Then the question would be: Can we divide the indices i =1 to n such that the time taken by the processes on machine K is equal to the time taken by the processes on machine J.

This equal time problem is called two partition problem. This problem is harder to deal with than the two machine line balancing because it is more restricted


Step 2: So the next step we need to understand is how to find the complexity of any problem. So some basic things that contribute to making a problem hard are as follows: when a perfect division of resources is required, sequencing decisions which consider both where you currently are and where you were before, splitting into subsets a set of objects where there exists a constraint for each subset, to find out the largest substructure which satisfies a property, minimizing or maximizing unions and intersections of sets. Substituting the threshold value with a restricted value may also sometimes alter its complexity. So we need to be very careful in doing so. It is important to figure out what makes the problem hard, it may be difficult to get balance fit. Two partition is an example of it. On the other hand, it can be easy for a problem to balance everything but hard to minimize the negative effects of not obtaining the perfect combination. Independent set which requires a maximum size set of vertices of a polygon such that no two of them are connected by an edge is an example of second type. Hence, Identify the type and work accordingly.


As we solve more number of problems, we develop an intuitive ability to recognize the hard part of the problem. Let’s see how to identify a NP hard problem. First identify a hard problem and then think of a easy problem to contrast it. Compare both the problems and identify what makes the hard problem easy. Some examples of constraints are as follows:


Integer Programming (IP) : Maximise c*x subject to a constraint of Ax<=b where x is an integer.

Contrast: Linear programming is easy and so is Integer programming when the constraints have one of two dimensions fixed (unimodular). Dimensions here refer to the no. of variables and total constraints.

Two-machine weighted flow-time minimization: Given two parallel processors and a set of jobs with individual processing times and weights, find a schedule to minimize the weighted sum of completion times.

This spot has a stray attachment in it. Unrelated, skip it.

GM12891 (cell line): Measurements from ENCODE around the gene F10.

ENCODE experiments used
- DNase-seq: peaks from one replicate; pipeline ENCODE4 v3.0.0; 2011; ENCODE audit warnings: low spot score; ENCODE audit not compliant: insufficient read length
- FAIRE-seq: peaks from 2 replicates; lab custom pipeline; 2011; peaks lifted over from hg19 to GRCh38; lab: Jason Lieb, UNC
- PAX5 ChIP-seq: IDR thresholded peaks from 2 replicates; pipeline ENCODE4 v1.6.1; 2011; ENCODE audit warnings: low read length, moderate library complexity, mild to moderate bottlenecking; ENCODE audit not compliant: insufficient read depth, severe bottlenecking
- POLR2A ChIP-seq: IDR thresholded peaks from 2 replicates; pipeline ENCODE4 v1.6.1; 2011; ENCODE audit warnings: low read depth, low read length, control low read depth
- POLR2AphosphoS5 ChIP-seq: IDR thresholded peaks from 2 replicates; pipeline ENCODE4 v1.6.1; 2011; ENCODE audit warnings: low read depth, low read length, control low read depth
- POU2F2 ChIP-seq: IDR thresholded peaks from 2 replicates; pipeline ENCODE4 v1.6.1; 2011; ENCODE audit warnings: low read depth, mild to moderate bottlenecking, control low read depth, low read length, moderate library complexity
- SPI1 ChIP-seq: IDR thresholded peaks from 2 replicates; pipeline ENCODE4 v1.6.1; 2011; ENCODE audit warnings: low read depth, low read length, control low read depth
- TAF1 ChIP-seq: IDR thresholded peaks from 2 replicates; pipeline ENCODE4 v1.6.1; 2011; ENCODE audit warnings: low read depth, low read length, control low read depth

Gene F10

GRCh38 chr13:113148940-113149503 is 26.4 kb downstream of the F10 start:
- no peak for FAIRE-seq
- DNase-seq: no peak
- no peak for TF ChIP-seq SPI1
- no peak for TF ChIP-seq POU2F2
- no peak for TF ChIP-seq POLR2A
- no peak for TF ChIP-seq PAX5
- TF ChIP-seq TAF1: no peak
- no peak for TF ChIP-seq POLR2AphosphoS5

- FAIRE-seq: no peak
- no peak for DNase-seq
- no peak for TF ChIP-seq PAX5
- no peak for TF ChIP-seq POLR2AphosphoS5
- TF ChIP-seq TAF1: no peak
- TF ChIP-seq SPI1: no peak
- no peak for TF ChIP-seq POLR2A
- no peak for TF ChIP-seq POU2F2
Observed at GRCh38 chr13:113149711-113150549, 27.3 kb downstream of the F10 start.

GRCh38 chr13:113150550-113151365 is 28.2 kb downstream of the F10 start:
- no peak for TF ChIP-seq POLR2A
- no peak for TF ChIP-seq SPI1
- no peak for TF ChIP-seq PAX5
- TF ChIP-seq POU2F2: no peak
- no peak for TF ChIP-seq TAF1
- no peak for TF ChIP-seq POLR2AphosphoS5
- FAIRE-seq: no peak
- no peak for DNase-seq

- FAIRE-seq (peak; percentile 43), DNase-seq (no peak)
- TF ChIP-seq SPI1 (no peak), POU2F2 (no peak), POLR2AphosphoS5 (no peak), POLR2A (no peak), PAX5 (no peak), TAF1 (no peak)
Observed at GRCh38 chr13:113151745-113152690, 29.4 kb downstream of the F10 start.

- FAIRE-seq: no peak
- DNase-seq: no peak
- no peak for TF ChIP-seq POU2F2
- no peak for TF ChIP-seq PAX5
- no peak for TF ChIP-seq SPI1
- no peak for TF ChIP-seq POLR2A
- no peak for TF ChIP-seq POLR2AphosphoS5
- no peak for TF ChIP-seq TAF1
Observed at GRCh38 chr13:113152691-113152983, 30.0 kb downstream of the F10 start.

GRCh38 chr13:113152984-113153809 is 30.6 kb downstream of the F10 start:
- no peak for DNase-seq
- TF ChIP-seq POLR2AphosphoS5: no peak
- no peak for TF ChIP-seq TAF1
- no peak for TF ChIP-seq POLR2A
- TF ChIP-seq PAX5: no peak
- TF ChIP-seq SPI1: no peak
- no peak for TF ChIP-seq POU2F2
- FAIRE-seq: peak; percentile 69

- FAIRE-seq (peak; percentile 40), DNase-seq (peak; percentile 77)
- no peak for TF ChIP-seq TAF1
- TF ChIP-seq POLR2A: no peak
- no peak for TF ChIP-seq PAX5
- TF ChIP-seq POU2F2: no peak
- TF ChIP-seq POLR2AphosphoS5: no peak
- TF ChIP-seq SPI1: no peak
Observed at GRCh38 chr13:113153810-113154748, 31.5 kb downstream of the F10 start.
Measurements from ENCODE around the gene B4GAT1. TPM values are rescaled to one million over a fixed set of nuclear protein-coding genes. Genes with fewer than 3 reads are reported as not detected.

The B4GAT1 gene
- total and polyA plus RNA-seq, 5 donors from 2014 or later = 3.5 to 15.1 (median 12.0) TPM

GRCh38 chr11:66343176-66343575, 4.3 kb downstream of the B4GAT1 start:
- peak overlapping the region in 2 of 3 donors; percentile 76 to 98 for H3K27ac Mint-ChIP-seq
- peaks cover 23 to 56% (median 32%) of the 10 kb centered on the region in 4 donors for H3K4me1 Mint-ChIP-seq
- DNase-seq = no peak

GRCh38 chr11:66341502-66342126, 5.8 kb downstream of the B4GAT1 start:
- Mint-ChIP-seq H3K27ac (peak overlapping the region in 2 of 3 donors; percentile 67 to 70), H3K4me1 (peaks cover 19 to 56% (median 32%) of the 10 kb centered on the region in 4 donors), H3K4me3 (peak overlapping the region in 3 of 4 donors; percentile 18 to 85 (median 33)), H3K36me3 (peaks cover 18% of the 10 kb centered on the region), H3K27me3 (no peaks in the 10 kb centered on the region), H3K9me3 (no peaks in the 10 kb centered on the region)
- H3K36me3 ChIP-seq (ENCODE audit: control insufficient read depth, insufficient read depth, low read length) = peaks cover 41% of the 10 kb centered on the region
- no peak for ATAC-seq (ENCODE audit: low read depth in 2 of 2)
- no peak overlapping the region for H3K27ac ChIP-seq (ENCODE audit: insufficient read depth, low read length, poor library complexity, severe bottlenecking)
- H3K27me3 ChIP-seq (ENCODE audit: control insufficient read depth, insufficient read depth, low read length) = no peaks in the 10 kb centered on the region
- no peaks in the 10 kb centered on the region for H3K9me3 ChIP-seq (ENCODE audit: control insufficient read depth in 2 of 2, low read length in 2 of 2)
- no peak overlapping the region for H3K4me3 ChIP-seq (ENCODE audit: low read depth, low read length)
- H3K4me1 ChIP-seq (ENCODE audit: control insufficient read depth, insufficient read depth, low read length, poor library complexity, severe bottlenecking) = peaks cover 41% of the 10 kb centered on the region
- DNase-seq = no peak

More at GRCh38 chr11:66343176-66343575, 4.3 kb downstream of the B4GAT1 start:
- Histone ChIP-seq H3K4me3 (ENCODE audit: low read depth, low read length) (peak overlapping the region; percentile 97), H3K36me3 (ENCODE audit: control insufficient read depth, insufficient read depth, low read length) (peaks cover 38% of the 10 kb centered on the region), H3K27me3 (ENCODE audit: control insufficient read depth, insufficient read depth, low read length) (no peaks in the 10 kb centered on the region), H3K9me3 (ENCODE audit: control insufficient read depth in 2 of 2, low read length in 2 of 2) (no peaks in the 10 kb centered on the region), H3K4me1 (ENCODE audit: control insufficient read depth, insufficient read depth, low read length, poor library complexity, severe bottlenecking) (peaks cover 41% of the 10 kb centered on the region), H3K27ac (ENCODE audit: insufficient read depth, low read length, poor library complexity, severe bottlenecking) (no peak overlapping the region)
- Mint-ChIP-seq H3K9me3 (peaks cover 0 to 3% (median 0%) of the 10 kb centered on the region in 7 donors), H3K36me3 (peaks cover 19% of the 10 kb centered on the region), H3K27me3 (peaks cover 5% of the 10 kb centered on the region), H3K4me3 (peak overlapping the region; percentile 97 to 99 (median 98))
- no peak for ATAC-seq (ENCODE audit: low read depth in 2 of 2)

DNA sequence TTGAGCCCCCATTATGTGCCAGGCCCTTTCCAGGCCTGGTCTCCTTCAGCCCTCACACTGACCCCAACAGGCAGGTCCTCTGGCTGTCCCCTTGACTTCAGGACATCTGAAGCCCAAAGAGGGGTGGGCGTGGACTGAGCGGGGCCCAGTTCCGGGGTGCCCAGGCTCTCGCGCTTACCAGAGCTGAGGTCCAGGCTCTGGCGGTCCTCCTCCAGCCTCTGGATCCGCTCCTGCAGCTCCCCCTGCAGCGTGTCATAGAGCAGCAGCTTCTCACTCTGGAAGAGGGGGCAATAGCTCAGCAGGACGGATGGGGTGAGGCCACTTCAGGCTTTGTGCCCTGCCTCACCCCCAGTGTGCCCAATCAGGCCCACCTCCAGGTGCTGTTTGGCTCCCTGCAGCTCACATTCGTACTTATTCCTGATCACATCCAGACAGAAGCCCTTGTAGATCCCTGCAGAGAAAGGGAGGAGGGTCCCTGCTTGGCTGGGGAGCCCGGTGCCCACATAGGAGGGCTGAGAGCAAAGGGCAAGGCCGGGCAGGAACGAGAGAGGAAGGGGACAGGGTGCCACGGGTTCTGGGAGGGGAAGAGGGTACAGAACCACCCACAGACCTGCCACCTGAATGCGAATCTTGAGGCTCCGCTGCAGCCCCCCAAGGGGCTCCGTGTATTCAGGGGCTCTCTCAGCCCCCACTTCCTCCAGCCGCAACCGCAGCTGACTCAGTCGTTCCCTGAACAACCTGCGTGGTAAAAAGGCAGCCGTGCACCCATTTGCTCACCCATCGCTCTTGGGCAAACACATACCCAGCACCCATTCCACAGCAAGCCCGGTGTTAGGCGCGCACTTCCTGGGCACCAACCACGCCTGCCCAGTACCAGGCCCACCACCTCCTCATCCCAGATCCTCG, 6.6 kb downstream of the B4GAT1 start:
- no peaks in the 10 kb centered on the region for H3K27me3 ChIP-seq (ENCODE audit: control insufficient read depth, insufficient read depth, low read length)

Contrast: If the given weights or the times are equal then the problem will be easy for any no. of processors. Run equal weights or equal processors constraint one at a time.


Steiner tree: Given a graph G = (V, E), edge lengths, and a subset S of vertices V, find a tree in G of minimum total length that contains S. (The tree may contain vertices in V - S; try connecting the vertices of a square in the plane.)

Contrast: The minimum spanning tree problem, in which S =V, is easy.


Normally the hard problems can be solved with dynamic programming. If dynamic programming does not help then other methods like off the shelf mathematical software’s or heavy-duty mathematical programming methods and heuristics can help.


Easy problems can be solved using linear programming, simplex methods and integer programming etc.


Reductions:

In computational complexity, reduction is defined as transforming one type of problem into another. A problem X is reducible to problem Y if X’s algorithm can be used to solve Y too. This means that problem Y is easier to solve than X. There are two types of reductions that we use: many-one reduction and the Turing reduction. A many to one reduction is done by mapping instances of a problem into the instances of other problem. Turing reduction on the other hand works by solving one problem assuming that the other problem is easy. Turing reduction is stronger than many-one reduction. However, stronger reductions are not effective in separating problems though they are easier to design.


Reductions are useful when they are easy. Take for instance, a difficult NP-complete problem can be reduced to a trivial problem. Also, it can convert an incomputable problem to a decidable one. Reduction is used in problems like halting problem to prove that language is not decidable ie the turing machine M would halt when input of string w is given(H(M,w)). This language is said to undecidable. Now if F(M) is the problem of determining the whether the input language to the turing machines is empty or not then we know by reduction from H that F is undecidable.


Conclusion:

Basic understanding of computational complexity helps a manager to determine the time he would take to solve the real life problem at hand and judge how large the instance of problem actually is. Also, choice of algorithm is more important than the choice of hardware and data structures. Classifying the problems as easy of NP-hard will tell us the available methods to solve it. Deciding the final method can then be done looking at other aspects also like size, financial stake, desirable accuracy and time constraints. Computational complexity is an ineluctable phenomenon. Most problems are hard to solve. But realistic cases are almost easy every time if we study them hard enough. As a manager, the basic learning and application of computational complexity helps us majorly in problems related to operations. As in the above text certain examples like machines scheduling, meeting deadlines, minimizing late jobs have been cited, similarly we can use it for problems in our production facility and reduce the time to solve by using appropriate methods available for a particular type of complexity.


This article has been authored by Pooja Punjabi and Manash Hazarika from IIM Kozhikode


REFERENCES:

  • http://en.wikipedia.org/wiki/Computational_complexity_theory
  • http://theory.stanford.edu/~trevisan/notes/complexitynotes02.pdf
  • http://www2.isye.gatech.edu/~ctovey/tovey.tutorial.pdf
  • http://staff.science.uva.nl/~ulle/teaching/comsoc/2012/slides/comsoc-complexity-tutorial.pdf